3 min

Family fix-ups

My cousin must have thought I was desperate

Credit: Mia Hansen

My family’s attempt to set me up on a blind date started out cool enough, when my mother phoned me with “an urgent message.”

“Anita wants to know if you’re dating anyone,” my mother asked, using the third person as a clever distancing device to ask me more than she really wanted to know herself.

“No, I’m single, mom.” I could have added that if I ever did get a boyfriend, I’d have told her long ago. In fact, I would’ve told everybody. Fireworks and free cake all around.

Anita is a cousin who lives in St Catharines. Apparently she knows this guy from her work who’s gay. Naturally, this makes us perfect for each other.

As it stands, I don’t have boyfriends anymore, I only run into the old ones. In a perfect world, running into your ex would be no more common than a whale sighting. Something to be enjoyed from a distance, and rarely. Not twice a week. Not when my hair is sticking to my sweaty face and my back is hunched over from lugging six packed grocery bags (from No Frills, no less) while he is bouncing off to brunch with his new beau. An ingenious way for fate to ensure I never forget just how single I am and just how single I am likely remain for the rest of my life. It wouldn’t be that bad, except it’s happened so much this summer. But I can deal with it. Last summer was bad for smog, two summers ago it was aphids. Things could be worse.

As for my cousin playing man-cupid for me, I’m confused. Most of my extended family strikes me as pious, religious and judgmental. They espouse family values. They don’t just go to church, they “worship.” (I haven’t prayed in 10 years, since humouring the young Elder Tyler and his cute friend, Elder Josh, on the bus after they promised me something about inner-burning in the bosom.)

When my aunts and uncles discovered I was gay, things changed between me and them. A great dividing rift opened, and one side was going straight to hell. Family reunions stopped being fun; there’s that uneasy feeling you get when you know that everybody in the room will go home that night and pray for your soul. Worse, what if they weren’t praying for me? Why the hell not? Would it mean I’m past redemption, never to find Jesus and reject my homosexuality by breaking out into a lively stanza of “He’s Still Working On Me?”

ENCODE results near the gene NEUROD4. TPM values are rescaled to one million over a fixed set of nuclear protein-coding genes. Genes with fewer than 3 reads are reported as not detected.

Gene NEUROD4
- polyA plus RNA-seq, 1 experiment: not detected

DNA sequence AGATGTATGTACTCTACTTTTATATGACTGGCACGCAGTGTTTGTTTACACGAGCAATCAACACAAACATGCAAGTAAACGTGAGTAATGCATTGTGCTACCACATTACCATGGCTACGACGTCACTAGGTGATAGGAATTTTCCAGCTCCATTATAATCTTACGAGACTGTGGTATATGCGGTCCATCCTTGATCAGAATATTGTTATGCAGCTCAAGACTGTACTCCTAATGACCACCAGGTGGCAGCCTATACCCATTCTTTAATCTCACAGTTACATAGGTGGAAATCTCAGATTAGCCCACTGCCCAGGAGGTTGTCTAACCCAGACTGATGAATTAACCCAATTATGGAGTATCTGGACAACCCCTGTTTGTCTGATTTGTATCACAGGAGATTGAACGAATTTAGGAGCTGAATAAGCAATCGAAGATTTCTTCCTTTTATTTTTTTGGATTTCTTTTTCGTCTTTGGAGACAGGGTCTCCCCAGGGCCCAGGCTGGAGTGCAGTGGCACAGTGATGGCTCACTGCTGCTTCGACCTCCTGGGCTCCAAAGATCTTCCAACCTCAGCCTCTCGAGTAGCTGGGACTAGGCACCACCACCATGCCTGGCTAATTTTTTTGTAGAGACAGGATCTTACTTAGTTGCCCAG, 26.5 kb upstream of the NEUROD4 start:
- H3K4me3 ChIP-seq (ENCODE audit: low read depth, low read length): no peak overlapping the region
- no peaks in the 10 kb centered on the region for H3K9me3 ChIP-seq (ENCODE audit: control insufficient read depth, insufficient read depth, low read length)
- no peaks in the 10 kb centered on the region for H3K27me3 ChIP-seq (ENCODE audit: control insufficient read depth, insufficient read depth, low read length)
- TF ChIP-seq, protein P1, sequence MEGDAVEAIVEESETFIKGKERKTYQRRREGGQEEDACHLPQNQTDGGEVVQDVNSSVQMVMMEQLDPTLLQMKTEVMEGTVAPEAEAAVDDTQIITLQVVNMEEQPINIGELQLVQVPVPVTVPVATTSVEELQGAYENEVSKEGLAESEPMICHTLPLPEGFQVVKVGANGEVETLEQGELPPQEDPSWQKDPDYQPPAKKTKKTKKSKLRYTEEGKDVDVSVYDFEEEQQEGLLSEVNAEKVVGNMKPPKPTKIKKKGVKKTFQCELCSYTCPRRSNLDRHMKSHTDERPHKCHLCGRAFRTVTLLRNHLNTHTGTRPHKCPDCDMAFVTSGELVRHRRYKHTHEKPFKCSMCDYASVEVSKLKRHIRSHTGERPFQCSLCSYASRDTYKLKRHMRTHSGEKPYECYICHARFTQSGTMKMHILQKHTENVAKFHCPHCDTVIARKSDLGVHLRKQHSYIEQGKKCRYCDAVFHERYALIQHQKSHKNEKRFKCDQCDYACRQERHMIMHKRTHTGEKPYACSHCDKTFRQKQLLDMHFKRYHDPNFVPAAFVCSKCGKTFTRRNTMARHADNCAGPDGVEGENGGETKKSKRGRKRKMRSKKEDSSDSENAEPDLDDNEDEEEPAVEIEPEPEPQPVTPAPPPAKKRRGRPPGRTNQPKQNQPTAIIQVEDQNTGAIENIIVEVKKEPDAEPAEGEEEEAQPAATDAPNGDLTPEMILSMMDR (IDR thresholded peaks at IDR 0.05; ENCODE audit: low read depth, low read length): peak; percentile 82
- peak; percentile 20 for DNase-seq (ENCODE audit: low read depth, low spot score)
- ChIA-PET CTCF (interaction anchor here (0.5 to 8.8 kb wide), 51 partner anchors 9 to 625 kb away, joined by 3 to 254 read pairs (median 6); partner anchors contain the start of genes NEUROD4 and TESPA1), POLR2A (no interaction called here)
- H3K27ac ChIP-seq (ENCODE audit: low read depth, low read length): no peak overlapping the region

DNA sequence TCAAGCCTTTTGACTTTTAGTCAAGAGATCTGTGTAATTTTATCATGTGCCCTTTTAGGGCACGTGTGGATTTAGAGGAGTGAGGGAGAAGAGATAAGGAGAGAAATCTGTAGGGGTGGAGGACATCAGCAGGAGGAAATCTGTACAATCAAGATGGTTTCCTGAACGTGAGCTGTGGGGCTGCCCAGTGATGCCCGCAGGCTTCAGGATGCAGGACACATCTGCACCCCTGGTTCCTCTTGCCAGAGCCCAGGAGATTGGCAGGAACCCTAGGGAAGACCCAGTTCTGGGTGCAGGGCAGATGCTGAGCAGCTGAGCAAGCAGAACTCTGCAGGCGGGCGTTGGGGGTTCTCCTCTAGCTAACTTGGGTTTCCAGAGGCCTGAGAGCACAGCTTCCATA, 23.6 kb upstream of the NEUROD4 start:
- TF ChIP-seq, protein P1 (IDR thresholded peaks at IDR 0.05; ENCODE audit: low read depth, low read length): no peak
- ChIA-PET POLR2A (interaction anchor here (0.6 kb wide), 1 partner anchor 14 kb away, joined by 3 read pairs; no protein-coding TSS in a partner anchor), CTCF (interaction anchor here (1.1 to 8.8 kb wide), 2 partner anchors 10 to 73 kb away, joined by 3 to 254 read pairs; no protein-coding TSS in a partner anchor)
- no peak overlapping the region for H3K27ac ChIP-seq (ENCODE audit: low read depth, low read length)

But I don’t like the idea of my cousin wanting to set me up. I like her, but we’re hardly close. Does she assume that because I’m gay, I must be desperate for a date? That without an organized network of charitable supporters

hooking us up, gay men would remain isolated and hopeless? “He’s gay! You’re gay! What could be more perfect?” That might be how it works in the Niagara region, in Smallville, but for a Toronto urbanite?

I decided it might just work. I scratch my cousin’s telephone number down and beforeI hang up with my mother, I promise her I’ll call Anita, not because I actually want to, but only “as a show of courtesy.”

“Fill me in on the details,” my mother says a little too cheerily and, I suspect, instantly regretting it. This was the same woman who, when I was a teen, prohibited girls inside my bedroom unless I kept the bedroom door wide open. Meanwhile, all the boys in Turkey could have piled in my room with the door shut and bolted. Perhaps mom was trying to discourage me from hanging out with only girls and give my own sex a chance. Which of course I eventually did, but in a way that probably has not satisfied my mother.

As for calling Anita, I had never telephoned any of my cousins before. How is one is supposed to make this kind of phone call without sounding like a desperate fuck? “Hey cuz, long time no speak. How are the kids? Oh, by the way, I’m a big loser who can’t find his own date. Set me up, hmmm?”

I dial Anita’s number, praying I get her answering machine. (Okay, sometimes I do pray.) She picks up on the first ring. We make brief small talk. Then she tells me a bit about him. It sounds good, till she says he’s in theatre.

“He’s a bit campy, I guess.”

Ah, but I knew that without having to ask. In small towns, only the campiest (or the angriest) are out of the closet. It had taken me 26 years to escape the Niagara region, where the only gay guys my age I’d met wore yellow denim, purple bandanas and every September staffed the pink triangle outreach table at school. But beggars can’t be choosers. I tell her to give the guy my number and e-mail address.

That was two months ago, and I still haven’t heard from Mr Niagara Region. Or maybe Anita didn’t pass on my number, fearful she might be aiding and abetting my quick journey to hell.

But good. I don’t need aunt Rose, uncle John, cousin Anita and the rest of the puritanical clan to know about my love life. What was I thinking? If something went wrong in the relationship, the knowledge of our indiscretions could spread like a diseased potato crop. Then they’d be praying for both of us.

* Jeremy Parkes is a regular contributor to Xtra.